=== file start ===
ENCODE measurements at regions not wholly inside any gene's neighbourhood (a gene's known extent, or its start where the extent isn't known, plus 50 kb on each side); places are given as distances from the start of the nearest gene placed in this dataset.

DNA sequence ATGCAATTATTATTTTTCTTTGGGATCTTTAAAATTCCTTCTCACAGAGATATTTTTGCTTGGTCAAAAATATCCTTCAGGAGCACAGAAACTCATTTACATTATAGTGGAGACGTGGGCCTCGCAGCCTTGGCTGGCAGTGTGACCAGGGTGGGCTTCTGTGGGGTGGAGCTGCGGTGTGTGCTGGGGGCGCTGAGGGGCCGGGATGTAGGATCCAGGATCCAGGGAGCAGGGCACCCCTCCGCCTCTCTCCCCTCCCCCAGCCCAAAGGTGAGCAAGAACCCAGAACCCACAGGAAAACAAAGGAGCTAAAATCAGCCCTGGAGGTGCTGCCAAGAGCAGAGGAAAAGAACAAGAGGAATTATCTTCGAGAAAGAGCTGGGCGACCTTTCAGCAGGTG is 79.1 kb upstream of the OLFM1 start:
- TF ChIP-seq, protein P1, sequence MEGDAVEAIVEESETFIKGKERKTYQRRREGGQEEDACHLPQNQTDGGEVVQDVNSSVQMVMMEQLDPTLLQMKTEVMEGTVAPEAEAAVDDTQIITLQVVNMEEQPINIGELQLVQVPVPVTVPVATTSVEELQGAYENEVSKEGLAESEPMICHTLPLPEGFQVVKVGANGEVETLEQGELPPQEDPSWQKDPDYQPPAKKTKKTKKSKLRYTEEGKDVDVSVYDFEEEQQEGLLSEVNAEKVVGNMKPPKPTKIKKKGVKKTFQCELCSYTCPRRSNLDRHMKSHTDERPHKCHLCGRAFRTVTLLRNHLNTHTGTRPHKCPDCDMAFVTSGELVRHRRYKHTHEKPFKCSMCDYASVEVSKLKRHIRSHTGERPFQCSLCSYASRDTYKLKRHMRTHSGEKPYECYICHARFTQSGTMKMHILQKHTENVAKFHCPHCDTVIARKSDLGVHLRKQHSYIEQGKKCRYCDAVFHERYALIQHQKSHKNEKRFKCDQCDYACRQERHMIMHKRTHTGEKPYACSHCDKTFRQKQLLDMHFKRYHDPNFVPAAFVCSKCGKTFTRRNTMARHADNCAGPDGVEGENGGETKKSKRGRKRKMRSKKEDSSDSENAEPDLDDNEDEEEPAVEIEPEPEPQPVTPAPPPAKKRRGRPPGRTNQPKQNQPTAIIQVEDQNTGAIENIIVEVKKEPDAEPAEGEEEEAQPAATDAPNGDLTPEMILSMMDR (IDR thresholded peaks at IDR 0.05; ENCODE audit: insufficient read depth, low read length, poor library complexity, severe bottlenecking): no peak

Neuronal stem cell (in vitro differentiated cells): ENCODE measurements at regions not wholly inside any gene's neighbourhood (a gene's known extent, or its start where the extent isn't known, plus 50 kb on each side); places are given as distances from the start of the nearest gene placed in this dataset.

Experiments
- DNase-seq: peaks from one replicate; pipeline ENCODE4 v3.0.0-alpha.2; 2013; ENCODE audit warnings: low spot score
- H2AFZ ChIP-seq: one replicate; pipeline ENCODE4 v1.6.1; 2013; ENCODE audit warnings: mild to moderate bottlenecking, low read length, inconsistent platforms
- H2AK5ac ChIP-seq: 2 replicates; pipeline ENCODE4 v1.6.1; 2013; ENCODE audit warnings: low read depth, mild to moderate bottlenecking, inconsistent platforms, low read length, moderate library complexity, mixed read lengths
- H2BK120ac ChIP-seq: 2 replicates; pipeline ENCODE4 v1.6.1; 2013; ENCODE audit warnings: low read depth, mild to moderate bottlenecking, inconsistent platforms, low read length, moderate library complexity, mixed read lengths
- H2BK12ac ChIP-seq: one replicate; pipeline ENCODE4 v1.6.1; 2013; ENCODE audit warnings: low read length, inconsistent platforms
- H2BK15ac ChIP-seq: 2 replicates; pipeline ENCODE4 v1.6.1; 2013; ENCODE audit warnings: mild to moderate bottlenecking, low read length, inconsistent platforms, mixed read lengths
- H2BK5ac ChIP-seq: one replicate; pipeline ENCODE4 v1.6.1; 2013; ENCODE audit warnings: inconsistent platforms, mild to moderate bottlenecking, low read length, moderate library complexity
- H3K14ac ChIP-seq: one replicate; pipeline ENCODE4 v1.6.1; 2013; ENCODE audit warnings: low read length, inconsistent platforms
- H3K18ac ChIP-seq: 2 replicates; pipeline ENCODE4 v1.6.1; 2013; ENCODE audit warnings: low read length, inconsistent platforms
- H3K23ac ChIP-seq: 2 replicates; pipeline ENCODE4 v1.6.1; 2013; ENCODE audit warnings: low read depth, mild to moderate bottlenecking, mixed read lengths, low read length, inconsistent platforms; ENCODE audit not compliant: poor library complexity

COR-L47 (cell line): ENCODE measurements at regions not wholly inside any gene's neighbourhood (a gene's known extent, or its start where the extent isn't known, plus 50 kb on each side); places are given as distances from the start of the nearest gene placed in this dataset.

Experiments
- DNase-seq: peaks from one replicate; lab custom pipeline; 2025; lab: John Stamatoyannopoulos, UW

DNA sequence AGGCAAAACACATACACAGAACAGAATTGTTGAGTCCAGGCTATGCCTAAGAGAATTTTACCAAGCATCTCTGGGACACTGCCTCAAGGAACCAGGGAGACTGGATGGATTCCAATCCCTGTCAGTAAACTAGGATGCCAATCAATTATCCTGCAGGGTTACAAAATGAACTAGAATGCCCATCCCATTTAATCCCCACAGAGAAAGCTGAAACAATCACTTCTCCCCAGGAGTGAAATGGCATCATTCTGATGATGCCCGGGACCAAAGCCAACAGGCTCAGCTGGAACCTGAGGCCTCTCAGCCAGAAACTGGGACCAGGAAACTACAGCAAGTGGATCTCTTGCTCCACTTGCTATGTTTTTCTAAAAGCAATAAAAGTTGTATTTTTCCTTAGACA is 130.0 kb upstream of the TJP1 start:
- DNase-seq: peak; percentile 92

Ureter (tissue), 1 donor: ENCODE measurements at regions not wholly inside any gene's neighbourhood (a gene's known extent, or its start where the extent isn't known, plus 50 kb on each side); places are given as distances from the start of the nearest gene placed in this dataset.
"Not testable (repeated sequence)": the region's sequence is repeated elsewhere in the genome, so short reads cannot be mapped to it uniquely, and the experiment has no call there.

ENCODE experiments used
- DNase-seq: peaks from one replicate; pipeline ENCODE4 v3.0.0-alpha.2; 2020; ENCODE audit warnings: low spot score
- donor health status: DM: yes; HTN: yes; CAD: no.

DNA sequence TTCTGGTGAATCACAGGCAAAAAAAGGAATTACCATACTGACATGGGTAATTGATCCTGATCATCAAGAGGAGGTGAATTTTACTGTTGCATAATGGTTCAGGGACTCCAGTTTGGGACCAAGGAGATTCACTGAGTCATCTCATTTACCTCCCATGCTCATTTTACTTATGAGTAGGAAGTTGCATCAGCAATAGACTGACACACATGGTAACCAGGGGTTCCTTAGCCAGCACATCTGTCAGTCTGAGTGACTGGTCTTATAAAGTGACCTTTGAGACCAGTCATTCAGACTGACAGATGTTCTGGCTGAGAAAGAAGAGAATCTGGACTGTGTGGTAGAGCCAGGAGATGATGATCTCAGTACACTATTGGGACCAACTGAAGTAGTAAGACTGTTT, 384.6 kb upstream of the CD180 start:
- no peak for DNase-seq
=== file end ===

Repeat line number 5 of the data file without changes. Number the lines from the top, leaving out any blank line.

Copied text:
Experiments